I was really hoping for something better when I originally heard about the project (and blogged about it) nearly 3 years ago.
I still plan on seeing the movie. I mean, even those that hated it thought the special effects are worth it… Still, I was hoping that this would bring a resurgence into the franchise and allow us to move away from those ridiculous vampire movies.
I have resisted the tablets so far, since I am trying to REDUCE the number of gadgets I have. But if some company is able to create a device that can handle the bulk of my communication, entertainment and computing needs as well as being so, so sexy… well, my resistance shall be futile.
We know the iPad 2 is coming–be it a feeling in your bones, a sign in the wind, or because it’s typical of Apple’s normal hardware update pattern. Now we have enough rumors to give us a shape to the idea, and hints about what it’ll be like.
Providing alternative views of how best to design for mobile. I am researching in printed text and online. The best and the brightest up and coming international talents have started their careers with mobile already being their focus.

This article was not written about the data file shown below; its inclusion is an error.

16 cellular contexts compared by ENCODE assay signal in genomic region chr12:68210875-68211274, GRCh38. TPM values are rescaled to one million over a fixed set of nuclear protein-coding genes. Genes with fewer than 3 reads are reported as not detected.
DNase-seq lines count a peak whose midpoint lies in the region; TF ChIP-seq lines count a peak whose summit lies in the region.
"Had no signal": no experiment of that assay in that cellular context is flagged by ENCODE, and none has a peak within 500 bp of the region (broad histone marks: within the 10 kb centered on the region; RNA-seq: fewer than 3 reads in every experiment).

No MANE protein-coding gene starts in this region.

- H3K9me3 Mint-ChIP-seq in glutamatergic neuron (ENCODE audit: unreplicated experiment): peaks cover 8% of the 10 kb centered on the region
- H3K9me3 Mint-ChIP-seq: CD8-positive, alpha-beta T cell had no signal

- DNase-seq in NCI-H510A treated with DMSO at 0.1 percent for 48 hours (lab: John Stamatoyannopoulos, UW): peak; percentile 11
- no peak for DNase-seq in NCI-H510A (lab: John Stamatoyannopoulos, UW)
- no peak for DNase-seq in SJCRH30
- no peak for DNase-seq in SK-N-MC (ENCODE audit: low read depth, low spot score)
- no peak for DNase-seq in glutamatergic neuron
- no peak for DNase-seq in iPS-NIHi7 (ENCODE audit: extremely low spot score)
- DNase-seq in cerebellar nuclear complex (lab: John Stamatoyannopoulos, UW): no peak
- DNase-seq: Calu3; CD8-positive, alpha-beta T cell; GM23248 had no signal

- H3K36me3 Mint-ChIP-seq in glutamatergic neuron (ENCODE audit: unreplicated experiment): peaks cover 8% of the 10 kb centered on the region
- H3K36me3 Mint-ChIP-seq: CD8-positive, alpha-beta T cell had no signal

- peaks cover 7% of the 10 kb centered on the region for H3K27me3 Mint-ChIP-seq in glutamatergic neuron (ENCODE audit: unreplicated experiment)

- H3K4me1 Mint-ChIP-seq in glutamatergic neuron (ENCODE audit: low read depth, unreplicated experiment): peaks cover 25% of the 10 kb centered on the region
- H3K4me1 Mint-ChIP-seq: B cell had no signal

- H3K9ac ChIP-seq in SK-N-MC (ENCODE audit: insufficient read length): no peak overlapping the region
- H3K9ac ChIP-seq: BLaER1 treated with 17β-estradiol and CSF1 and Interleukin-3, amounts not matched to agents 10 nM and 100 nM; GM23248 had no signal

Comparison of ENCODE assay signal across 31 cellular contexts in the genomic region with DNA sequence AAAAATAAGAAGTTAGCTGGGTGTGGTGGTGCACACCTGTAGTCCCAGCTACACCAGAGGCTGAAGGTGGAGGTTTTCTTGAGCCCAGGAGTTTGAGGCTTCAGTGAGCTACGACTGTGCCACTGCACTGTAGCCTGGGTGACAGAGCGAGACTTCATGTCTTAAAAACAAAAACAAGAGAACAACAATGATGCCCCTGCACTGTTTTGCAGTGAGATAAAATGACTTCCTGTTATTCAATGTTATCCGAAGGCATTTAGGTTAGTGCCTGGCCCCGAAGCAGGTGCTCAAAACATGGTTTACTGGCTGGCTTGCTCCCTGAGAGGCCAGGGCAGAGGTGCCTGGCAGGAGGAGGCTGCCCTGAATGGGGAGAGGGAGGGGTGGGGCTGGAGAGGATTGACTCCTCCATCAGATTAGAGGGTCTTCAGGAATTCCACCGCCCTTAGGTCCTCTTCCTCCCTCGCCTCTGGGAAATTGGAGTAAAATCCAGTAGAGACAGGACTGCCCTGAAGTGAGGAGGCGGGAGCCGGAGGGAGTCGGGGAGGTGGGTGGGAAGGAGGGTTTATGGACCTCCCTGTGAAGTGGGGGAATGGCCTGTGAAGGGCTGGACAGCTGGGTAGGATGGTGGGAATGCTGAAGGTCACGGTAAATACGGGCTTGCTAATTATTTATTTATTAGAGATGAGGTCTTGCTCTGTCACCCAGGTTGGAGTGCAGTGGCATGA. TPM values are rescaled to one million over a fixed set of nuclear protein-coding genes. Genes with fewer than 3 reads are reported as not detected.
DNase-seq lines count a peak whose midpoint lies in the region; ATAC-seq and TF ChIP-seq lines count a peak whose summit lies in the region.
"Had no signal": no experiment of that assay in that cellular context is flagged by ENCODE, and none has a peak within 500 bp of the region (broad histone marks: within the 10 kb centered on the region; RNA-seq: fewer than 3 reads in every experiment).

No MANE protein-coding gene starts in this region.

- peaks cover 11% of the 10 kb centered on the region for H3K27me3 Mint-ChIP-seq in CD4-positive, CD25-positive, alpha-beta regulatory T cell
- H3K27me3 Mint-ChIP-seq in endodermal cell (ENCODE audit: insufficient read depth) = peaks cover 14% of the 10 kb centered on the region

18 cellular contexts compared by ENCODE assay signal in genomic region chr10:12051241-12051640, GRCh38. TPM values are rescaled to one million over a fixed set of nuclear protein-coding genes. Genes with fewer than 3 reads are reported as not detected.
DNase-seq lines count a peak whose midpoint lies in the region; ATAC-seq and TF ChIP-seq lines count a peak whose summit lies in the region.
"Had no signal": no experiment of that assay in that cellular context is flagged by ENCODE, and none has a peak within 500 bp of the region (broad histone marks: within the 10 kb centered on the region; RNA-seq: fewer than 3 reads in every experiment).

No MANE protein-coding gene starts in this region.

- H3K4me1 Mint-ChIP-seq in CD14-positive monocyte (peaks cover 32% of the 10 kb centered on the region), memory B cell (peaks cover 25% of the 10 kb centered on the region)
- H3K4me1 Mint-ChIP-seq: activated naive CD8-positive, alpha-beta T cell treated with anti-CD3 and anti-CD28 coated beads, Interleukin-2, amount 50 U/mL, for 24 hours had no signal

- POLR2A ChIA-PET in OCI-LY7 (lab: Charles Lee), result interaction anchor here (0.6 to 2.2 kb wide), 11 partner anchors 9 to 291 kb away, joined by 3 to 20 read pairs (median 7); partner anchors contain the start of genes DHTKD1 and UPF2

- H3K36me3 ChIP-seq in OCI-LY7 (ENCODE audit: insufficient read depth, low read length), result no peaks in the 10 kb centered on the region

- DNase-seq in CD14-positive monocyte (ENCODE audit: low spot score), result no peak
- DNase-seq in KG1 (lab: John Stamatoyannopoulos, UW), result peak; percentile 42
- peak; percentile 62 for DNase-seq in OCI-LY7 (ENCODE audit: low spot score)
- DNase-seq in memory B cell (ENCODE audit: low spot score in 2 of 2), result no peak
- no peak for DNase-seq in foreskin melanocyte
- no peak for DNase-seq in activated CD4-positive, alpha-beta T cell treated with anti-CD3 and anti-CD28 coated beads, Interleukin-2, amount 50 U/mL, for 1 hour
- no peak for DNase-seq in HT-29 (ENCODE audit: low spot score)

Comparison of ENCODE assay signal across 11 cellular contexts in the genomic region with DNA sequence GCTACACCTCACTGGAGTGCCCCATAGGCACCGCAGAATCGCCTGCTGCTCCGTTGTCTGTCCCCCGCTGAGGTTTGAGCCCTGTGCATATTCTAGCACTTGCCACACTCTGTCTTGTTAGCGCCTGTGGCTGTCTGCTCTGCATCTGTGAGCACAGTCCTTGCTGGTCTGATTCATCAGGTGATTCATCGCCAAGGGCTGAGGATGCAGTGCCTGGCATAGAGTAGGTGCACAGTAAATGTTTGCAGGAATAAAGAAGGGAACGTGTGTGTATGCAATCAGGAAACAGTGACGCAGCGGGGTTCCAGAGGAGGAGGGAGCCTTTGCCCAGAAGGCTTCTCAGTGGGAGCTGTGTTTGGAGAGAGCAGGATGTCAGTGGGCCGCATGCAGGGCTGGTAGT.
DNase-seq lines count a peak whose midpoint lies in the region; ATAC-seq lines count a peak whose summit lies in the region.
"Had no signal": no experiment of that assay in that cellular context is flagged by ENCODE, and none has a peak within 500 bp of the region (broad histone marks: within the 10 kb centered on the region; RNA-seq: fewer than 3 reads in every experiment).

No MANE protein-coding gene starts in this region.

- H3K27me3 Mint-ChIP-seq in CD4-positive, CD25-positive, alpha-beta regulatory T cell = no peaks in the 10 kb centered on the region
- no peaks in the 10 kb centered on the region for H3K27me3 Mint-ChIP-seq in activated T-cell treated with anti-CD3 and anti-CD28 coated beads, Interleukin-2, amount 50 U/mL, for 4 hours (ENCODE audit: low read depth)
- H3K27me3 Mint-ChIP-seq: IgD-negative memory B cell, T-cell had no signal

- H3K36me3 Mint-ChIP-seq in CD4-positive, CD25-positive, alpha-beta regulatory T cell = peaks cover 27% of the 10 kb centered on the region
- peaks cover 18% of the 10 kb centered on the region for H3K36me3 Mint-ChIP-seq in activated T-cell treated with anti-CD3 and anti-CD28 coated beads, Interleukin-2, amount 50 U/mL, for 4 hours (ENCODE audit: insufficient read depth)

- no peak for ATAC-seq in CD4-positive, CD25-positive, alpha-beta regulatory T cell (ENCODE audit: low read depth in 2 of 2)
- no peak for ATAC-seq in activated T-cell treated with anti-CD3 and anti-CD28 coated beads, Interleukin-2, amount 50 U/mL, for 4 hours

Navigation is especially important for mobile interfaces because of the limited space and constrained interactions. People cannot open your app in multiple tabs, use keyboard shortcuts, or create macros, so it’s vital that every part of your app be easy to access.
Sketches (shown here for LePost iPhone app) let you quickly iterate through different ideas.
For Le Monde’s newspaper app, navigation was one of the biggest concerns. How do you keep a newspaper’s linear structure, yet provide fast access to any single page or article? And how do you take advantage of a newspaper’s beautiful layout, while still offering maximum readability on a smaller physical surface?
Tools like Omnigraffle can help you plan the app’s overall architecture.
Some tips to prevent you from getting hacked, attacked by viruses and having someone else steal your phone (and everything on it). Originally posted on BusinessWire.
1. Set a password. One of the most common challenges for smartphone owners is losing the phone and all the personal data on it. Setting a strong password for your phone and enabling the screen auto-lock time to be five minutes is the simplest way to keep your personal information private during this busy season.
2. Download the updates for your phone. Always take the extra time to download software updates. Often, they include patches to security flaws recently found in the software. Just like a desktop or laptop computer, staying up to date is your first line of defense from hackers and viruses. Continue reading →